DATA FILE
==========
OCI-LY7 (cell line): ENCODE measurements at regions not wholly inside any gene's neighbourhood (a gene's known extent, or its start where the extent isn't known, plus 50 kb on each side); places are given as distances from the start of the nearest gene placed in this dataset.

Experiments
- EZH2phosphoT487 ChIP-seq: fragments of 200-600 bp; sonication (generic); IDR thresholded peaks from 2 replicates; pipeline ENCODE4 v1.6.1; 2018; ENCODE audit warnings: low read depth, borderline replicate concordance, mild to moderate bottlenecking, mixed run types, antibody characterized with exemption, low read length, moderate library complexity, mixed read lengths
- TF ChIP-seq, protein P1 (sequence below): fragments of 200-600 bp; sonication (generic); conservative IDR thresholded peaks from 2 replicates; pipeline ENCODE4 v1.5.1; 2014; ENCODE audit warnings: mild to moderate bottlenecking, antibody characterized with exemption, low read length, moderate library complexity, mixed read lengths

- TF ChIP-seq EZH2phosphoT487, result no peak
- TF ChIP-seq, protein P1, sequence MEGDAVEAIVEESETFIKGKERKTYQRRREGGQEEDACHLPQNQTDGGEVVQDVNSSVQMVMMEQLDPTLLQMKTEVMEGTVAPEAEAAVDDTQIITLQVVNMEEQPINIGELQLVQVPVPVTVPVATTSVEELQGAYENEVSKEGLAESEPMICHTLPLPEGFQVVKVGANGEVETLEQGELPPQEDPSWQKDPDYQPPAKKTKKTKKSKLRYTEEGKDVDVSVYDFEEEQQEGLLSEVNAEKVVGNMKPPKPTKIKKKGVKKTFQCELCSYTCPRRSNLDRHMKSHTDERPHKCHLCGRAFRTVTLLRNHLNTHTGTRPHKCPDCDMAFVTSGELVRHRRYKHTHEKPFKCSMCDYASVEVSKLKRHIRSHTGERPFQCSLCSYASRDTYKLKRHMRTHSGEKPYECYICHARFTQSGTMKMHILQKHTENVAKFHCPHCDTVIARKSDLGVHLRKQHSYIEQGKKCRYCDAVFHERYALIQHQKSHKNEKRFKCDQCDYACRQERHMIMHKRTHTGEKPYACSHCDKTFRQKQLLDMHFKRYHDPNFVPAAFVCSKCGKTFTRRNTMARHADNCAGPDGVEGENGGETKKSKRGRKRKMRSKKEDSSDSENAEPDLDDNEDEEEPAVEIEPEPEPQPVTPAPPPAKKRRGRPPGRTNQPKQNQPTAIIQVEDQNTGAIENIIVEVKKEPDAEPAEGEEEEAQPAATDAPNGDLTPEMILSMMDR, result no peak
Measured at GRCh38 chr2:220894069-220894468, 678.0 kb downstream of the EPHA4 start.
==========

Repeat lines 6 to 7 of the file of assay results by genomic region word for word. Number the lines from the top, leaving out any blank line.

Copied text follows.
- TF ChIP-seq, protein P1, sequence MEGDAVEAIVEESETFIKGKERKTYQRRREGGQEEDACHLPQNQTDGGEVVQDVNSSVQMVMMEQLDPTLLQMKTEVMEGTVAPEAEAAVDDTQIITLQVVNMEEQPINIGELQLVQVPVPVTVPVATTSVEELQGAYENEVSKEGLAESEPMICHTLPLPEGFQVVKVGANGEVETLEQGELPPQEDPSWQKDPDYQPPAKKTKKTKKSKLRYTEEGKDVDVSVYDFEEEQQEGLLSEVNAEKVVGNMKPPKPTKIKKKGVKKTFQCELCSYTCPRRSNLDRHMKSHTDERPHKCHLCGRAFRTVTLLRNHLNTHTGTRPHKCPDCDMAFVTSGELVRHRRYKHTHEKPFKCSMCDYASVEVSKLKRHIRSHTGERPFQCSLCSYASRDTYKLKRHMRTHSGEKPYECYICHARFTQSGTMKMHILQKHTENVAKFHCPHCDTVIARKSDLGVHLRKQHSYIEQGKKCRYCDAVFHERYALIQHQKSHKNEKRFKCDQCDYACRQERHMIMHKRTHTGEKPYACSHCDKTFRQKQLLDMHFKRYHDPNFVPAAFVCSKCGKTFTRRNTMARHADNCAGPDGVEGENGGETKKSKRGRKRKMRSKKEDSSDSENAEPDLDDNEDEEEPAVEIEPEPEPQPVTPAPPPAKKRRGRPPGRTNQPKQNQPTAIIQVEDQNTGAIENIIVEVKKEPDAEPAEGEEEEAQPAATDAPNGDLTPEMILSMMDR, result no peak
Measured at GRCh38 chr2:220894069-220894468, 678.0 kb downstream of the EPHA4 start.